Roles and responsibilities of the Financial Accounting Standards Board (FASB)

The FASB is responsible for setting standards in both private company and public company accounting. As an independent organization, it does not directly create GAAP or require its application. Instead, it focuses on broad-based initiatives to improve financial reporting.

The IASB’s standards are focused on general-purpose financial reporting by private entities, while the FASB is responsible for developing standards focused on publicly traded companies.

The IASB and the FASB work together to provide a single set of high-quality, understandable, enforceable global accounting standards that cover financial and managerial accounting issues in both public and private sectors.

How is GAAP applied?

While a business may have its own set of principles that it applies internally, these are not generally shared with outside stakeholders. A company’s internal accounting policies must usually follow regulatory requirements but do not always have to comply with GAAP standards; however, when deciding what accounting methods to implement on an internal level, management should consider how those choices would affect reporting to external stakeholders.

The primary purpose of financial reporting is to provide information that is useful in making decisions about allocating resources. When GAAP are applied correctly, they can provide a clear understanding of the business’s activities and results of operations during any given period.

Types of financial statements needed under GAAP standards

For public companies, the FASB issued Financial Reporting Release No. 77 (FRR 77) to address the need for a comprehensive set of financial statements that report business activity in a complete and consistent manner by both presenting a wide range of information about the reporting entity and eliminating substantial diversity in practice.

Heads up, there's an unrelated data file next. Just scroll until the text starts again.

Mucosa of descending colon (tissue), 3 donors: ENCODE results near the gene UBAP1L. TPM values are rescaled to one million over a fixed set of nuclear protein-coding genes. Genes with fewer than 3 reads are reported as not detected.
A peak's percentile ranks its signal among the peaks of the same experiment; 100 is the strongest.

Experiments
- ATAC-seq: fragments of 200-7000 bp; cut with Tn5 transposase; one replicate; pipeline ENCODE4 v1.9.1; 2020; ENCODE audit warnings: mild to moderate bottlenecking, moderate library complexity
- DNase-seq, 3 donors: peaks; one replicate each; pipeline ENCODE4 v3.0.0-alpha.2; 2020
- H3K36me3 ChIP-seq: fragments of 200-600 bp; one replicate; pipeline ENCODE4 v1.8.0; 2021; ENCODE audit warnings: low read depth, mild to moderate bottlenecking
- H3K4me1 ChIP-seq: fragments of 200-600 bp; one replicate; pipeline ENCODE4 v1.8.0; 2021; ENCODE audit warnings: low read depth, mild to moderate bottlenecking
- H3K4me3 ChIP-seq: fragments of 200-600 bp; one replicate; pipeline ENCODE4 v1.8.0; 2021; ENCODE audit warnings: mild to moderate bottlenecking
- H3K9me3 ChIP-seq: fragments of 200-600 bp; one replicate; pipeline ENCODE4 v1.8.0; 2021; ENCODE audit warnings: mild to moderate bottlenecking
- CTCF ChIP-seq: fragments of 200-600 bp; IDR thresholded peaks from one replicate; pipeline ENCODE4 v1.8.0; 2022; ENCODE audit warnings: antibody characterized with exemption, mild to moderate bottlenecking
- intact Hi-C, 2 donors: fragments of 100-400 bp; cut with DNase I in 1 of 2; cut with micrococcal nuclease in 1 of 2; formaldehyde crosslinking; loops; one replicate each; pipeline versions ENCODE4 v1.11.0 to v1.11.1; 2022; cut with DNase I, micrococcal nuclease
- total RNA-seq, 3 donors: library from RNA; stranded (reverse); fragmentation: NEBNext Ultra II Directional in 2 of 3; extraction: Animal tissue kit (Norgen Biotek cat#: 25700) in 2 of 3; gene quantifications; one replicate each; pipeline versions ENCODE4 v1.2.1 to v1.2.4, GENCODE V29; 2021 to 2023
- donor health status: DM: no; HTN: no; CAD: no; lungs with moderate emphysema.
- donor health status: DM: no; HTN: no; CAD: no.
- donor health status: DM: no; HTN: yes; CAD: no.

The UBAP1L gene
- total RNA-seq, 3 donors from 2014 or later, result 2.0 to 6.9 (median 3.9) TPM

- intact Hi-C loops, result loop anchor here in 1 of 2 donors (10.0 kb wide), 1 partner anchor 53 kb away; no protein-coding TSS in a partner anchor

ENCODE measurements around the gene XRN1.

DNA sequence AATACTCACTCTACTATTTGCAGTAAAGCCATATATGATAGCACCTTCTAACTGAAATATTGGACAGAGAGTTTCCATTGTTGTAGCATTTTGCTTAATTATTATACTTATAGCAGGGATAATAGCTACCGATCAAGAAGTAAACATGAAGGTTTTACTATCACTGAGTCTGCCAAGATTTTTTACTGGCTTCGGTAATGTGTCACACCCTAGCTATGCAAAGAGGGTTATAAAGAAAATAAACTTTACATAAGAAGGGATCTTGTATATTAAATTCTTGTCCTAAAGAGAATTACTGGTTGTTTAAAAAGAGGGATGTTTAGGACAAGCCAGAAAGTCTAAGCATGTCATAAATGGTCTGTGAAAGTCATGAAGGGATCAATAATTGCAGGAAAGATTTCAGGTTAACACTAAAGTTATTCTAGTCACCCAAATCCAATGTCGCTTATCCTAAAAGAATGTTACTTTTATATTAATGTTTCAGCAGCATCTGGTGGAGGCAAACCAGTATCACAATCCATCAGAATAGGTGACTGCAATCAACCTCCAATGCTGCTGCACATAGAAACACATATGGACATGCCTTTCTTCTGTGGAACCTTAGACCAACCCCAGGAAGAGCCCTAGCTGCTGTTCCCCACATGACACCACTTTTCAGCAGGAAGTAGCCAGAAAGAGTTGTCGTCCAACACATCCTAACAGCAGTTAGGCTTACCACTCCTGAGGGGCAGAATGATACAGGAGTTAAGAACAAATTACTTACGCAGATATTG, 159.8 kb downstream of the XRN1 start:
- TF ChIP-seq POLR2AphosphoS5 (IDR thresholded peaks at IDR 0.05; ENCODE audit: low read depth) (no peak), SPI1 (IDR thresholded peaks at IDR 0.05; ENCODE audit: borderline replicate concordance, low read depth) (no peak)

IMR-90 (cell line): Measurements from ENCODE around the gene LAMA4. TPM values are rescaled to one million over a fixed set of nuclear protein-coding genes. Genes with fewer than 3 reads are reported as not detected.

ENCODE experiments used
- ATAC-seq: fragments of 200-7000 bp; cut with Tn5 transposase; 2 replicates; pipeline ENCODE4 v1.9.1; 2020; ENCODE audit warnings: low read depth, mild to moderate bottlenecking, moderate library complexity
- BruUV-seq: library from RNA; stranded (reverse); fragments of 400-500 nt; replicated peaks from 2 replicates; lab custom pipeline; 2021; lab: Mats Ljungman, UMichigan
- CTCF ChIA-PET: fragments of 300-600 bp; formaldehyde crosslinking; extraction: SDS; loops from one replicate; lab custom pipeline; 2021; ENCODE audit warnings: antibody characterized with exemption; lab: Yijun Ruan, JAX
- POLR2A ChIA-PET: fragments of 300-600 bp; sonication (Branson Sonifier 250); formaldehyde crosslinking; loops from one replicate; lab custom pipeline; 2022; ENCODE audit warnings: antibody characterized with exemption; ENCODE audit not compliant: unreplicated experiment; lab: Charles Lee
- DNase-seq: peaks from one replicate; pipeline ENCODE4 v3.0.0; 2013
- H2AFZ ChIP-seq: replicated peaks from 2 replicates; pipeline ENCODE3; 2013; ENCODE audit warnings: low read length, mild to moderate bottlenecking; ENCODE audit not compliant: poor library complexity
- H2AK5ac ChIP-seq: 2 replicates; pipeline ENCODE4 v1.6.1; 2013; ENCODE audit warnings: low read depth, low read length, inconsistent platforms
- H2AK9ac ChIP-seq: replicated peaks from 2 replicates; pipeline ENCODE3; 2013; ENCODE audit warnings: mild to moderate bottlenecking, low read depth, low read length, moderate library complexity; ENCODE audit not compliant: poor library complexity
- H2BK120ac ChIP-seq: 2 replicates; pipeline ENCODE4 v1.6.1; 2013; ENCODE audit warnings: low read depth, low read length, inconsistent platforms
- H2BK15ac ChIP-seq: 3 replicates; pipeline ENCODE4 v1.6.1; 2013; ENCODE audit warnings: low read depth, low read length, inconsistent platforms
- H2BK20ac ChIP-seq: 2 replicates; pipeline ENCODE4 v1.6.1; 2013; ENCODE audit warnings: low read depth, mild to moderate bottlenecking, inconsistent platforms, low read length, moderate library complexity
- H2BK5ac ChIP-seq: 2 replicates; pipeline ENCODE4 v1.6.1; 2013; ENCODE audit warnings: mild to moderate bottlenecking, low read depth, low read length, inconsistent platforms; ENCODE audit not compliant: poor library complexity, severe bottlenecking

The release has four broad types of financial statements:

The income statement, which reports economic performance

The balance sheet, which reports an entity’s financial position

The statement of cash flow, which shows changes in cash or cash equivalents over time; and

The statement of changes in owner’s equity, which illustrates how an organization’s claims on assets change over time.

More specifically, FRR 77 specifies that the income statement should report revenue, expenses and gains, and losses. Revenue is the gross inflow of economic resources during a period arising from transactions and other events that result in an increase in assets or a decrease in liabilities, or which give rise to a right to receive payments that are unconditional as to future performance

Expenses represent outflows for economic resources used by an organization during an accounting period to provide goods or services, or reduce other assets; expense recognition does not require current cash outflows but does require a measurable sacrifice of economic benefits available for use by the organization in its operations.

Gains are increases in equity (assets minus liabilities) from peripheral or incidental transactions of an entity; losses are decreases in equity from peripheral or incidentaltransactions of an entity.

The balance sheet reports assets, liabilities and equity (which is defined as the residual interest in the assets of the business after deducting all of its liabilities).

Assets are resources controlled by the organization as a result of past events and from which future economic benefits are expected to flowto the organization; liabilities are present obligations of the business arising from past transactions that will require settlement in the future.

The statement of cash flow reports the cash inflow and outflow for an accounting period, detailing the effects of transactions, events, and other changes in assets and liabilities.